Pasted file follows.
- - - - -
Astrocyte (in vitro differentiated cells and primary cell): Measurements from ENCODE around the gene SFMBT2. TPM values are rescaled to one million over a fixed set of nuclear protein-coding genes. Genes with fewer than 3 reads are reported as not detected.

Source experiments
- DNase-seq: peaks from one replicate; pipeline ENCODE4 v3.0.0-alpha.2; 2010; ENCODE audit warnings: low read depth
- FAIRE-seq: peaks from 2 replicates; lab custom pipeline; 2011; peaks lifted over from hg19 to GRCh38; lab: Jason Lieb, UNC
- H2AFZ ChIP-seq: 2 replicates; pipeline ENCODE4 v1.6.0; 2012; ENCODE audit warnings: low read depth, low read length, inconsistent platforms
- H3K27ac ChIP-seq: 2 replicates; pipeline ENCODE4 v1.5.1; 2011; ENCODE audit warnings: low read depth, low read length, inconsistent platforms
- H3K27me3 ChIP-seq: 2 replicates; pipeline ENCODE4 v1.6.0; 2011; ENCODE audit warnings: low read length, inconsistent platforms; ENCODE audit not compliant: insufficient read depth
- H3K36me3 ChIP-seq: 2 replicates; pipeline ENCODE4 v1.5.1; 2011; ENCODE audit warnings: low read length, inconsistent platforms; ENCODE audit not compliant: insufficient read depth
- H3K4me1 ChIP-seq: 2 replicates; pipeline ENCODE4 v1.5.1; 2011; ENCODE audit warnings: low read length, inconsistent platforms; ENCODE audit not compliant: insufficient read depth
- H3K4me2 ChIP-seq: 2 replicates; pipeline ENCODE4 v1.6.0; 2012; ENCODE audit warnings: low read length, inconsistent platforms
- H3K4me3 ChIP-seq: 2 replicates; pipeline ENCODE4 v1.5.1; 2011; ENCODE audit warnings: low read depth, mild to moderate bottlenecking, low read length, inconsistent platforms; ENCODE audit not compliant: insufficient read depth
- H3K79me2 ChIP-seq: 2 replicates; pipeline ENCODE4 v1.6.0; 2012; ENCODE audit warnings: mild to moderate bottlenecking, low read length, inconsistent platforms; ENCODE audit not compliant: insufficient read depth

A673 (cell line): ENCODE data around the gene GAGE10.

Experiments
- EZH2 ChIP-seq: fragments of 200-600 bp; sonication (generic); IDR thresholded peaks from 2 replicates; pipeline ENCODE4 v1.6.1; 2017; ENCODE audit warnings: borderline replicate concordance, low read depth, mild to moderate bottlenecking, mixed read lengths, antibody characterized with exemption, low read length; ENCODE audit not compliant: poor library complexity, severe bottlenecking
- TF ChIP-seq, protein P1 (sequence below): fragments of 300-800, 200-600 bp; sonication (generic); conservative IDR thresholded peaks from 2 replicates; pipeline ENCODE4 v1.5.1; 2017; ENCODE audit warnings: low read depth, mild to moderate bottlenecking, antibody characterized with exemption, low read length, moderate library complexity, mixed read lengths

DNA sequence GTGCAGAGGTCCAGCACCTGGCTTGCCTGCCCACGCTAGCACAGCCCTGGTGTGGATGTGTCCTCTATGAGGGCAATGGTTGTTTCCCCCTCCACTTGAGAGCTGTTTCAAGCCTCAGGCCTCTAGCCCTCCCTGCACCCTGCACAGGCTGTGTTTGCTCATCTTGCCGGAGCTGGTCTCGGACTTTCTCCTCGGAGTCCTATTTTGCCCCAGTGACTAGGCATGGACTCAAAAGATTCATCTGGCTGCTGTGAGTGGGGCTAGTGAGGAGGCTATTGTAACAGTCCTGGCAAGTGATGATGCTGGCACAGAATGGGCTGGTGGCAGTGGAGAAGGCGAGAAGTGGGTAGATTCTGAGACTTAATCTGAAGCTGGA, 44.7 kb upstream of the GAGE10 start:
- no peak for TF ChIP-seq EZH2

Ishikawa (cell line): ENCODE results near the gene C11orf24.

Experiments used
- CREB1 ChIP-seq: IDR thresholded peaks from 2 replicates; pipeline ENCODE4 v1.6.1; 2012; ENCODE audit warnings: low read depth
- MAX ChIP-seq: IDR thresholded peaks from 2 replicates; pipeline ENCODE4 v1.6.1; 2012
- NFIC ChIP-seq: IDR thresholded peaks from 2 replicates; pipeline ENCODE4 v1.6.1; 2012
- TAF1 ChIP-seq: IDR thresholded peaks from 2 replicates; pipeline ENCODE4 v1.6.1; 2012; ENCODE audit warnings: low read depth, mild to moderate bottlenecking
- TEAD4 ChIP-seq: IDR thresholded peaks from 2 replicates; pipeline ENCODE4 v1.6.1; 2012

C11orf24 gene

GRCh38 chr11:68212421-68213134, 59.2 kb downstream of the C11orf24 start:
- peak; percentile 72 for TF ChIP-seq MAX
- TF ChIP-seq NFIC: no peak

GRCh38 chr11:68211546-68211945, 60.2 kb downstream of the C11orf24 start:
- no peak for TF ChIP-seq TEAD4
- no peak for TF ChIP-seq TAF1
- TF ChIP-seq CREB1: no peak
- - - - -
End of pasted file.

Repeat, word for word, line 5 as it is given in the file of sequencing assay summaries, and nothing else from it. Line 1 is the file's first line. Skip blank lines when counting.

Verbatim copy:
- H2AFZ ChIP-seq: 2 replicates; pipeline ENCODE4 v1.6.0; 2012; ENCODE audit warnings: low read depth, low read length, inconsistent platforms